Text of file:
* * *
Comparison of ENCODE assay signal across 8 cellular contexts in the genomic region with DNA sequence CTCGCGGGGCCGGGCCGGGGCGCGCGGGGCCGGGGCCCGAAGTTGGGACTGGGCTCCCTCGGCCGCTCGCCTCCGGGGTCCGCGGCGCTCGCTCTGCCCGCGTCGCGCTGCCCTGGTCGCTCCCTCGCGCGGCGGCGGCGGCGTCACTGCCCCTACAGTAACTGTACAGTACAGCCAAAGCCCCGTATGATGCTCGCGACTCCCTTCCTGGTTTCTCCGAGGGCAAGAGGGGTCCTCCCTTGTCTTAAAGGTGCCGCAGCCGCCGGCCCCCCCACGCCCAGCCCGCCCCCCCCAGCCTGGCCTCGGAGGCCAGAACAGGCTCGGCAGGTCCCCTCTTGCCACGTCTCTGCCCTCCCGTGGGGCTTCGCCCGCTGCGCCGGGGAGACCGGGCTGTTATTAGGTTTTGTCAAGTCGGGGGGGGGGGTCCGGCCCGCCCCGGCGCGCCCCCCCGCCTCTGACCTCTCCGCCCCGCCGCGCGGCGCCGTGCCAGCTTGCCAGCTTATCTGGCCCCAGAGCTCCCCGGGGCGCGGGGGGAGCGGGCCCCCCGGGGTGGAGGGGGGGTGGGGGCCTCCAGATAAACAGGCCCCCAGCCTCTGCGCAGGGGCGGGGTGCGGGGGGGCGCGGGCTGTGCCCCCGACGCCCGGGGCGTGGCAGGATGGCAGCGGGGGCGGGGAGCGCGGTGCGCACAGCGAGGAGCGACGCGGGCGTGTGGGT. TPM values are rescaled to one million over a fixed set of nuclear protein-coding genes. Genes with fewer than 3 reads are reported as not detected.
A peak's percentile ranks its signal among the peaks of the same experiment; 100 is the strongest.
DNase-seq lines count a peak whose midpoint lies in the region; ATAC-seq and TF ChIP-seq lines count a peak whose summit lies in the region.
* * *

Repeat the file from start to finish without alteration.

Comparison of ENCODE assay signal across 8 cellular contexts in the genomic region with DNA sequence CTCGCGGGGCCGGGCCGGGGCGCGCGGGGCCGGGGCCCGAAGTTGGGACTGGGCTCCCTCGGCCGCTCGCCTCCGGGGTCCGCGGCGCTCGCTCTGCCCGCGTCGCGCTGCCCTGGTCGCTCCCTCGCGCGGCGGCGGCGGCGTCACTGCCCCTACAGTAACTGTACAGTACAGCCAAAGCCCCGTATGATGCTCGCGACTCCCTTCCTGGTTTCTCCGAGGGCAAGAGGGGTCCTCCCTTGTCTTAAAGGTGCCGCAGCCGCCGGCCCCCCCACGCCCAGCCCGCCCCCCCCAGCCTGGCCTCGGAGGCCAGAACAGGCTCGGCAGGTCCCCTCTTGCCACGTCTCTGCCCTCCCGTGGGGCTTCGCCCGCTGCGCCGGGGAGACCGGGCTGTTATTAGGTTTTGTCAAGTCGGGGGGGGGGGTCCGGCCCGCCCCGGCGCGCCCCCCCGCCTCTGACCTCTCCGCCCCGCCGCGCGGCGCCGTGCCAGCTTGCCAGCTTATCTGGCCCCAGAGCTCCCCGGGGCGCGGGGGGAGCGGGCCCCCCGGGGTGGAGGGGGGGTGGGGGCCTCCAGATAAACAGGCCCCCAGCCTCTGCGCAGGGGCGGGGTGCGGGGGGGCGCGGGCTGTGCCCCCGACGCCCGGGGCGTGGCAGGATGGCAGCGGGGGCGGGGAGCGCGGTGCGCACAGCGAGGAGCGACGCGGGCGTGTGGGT. TPM values are rescaled to one million over a fixed set of nuclear protein-coding genes. Genes with fewer than 3 reads are reported as not detected.
A peak's percentile ranks its signal among the peaks of the same experiment; 100 is the strongest.
DNase-seq lines count a peak whose midpoint lies in the region; ATAC-seq and TF ChIP-seq lines count a peak whose summit lies in the region.